The long-promised Born Again is, at least in theory, the hip-hop
equivalent of "Weekend At Bernie's": it contains the late Notorious B.I.G.'s
demos, B-sides, spare verses and other detritus, cut with new production and
guest verses in the same sense that street heroin is cut with baby laxative.
The idea is to boost his posthumous rep as "the greatest rapper of all time"
the phrase that appears at the end of the "Dead Wrong" video. Biggie
was a tremendous rapper, an unchained id with an unmistakable drawl and an
ear for the perfectly nasty detail. But he's not the greatest on the
strength of the two albums he completed before he was murdered at 25, and
he's got a lot of people propping him up here.
Of this disc's 18 tracks, 14 are brought up to regulation length by
"featured" guests, and that's not counting the opener (a bit of conversation
about what Biggie hoped to be doing in 10 years) or the
closer (a well-intentioned speech by his mom that fades out while she's
still talking). The extant fragments of B.I.G. are solid performances,
but sometimes very slim: "If I Should Die Before I Wake" is built out
of roughly 20 seconds' worth of Biggie tape, plus guest shots by newcomers
Black Rob and Beanie Sigel and a sleepwalking Ice Cube. If "I Really Want to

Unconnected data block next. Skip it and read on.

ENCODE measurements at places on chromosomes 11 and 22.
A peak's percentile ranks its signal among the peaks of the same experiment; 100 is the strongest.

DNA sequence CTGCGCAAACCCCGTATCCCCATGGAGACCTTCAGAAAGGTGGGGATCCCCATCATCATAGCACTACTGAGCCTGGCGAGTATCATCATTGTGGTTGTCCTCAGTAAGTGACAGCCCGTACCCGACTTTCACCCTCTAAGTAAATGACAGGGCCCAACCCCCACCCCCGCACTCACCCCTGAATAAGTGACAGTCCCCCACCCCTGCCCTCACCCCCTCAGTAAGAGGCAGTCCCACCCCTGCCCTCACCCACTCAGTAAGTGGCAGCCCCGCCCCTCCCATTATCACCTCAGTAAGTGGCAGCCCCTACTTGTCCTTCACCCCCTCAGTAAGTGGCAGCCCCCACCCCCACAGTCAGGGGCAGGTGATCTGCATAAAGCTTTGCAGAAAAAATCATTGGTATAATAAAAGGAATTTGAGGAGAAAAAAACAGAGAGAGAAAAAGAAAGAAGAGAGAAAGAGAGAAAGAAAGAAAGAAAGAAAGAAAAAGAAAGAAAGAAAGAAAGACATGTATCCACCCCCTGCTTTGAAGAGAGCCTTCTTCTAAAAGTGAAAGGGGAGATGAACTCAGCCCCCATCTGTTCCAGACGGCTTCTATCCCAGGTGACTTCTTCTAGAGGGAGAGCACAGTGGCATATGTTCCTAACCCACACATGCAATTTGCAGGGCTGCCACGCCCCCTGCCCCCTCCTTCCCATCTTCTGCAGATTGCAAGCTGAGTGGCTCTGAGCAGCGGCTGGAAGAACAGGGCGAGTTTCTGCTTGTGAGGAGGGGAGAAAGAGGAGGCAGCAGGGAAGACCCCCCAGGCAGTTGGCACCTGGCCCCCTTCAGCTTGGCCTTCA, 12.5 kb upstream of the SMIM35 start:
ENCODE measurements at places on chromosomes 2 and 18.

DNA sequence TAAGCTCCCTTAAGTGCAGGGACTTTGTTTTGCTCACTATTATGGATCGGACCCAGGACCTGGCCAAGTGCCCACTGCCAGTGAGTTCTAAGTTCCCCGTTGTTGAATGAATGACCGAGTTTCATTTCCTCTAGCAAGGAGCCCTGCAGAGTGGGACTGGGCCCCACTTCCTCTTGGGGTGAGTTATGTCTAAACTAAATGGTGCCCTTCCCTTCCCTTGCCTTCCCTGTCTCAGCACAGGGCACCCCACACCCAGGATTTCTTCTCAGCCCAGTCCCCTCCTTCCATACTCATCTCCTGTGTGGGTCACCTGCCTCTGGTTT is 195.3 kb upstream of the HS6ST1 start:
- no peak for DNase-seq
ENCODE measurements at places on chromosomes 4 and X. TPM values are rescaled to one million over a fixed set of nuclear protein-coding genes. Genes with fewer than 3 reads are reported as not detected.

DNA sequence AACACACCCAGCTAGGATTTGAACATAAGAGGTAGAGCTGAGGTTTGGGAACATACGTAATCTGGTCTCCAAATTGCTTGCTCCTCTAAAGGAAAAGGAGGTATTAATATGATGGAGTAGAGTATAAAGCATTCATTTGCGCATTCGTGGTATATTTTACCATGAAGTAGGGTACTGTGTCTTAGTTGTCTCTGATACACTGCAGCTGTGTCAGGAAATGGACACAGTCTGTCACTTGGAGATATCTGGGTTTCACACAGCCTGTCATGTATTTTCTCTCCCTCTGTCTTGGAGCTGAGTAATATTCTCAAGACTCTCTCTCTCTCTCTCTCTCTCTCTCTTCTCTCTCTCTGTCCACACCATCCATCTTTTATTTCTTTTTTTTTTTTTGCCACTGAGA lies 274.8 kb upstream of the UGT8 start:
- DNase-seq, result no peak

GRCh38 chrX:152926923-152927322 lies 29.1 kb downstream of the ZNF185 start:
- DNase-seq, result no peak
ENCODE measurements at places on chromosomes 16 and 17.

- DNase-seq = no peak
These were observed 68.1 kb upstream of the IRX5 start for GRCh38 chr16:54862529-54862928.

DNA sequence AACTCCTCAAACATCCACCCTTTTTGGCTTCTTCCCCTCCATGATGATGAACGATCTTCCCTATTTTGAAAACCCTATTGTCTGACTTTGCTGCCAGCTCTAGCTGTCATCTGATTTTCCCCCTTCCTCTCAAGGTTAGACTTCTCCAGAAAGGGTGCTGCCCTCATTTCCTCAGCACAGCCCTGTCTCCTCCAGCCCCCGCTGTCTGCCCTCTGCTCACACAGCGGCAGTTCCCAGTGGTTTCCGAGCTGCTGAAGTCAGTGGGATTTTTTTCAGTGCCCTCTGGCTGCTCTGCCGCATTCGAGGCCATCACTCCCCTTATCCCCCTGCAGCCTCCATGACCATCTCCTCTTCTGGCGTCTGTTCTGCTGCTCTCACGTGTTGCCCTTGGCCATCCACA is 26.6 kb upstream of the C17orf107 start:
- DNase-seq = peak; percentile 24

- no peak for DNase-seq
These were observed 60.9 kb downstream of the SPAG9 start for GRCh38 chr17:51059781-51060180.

Show You" seems familiar, that's because it was called "Everyday Struggle"
when it was on Ready to Die, before K-Ci and Jo-Jo warbled all over
it and Nas swapped in a verse of his own. And the grave-robbing is only
beginning: about half of the tracks mentioned in The Source a few
months ago appear to have been held back for another album.
Improbably, Born Again is really fun. The mood is of a wake rather
than a funeral, and a rambunctious one: the legions of guests keep it packed
and varied, and an awful lot of them rise to the occasion. Eminem tears into
his verse of "Dead Wrong" (RealAudio
excerpt) like it's his one chance to prove himself, and knocks
it out of the park; "Notorious B.I.G." (RealAudio
excerpt), featuring the cheerfully nasty Li'l Kim, the cheerfully
bland Puff Daddy and a cheerfully inevitable sample of Duran Duran's
"Notorious," is a much better idea than it sounds like. Nobody wants to
waste a second of Biggie tape, so the production frames his lyrics like
jewels of wisdom, even when his gruesome misogyny and paeans to the casual
bloodshed that killed him are overpowering. The tracks bounce and snap
special credit goes to the minimal plink of "Dangerous MCs"
excerpt) which sounds equally spiffy under B.I.G.'s slurred threats
and Busta Rhymes' sugar-frenzy exhortations. The MCs sound like they're
thrilled to be in the studio with Biggie and generally talk about him in
the present tense. And why shouldn't they? His career's just kicking into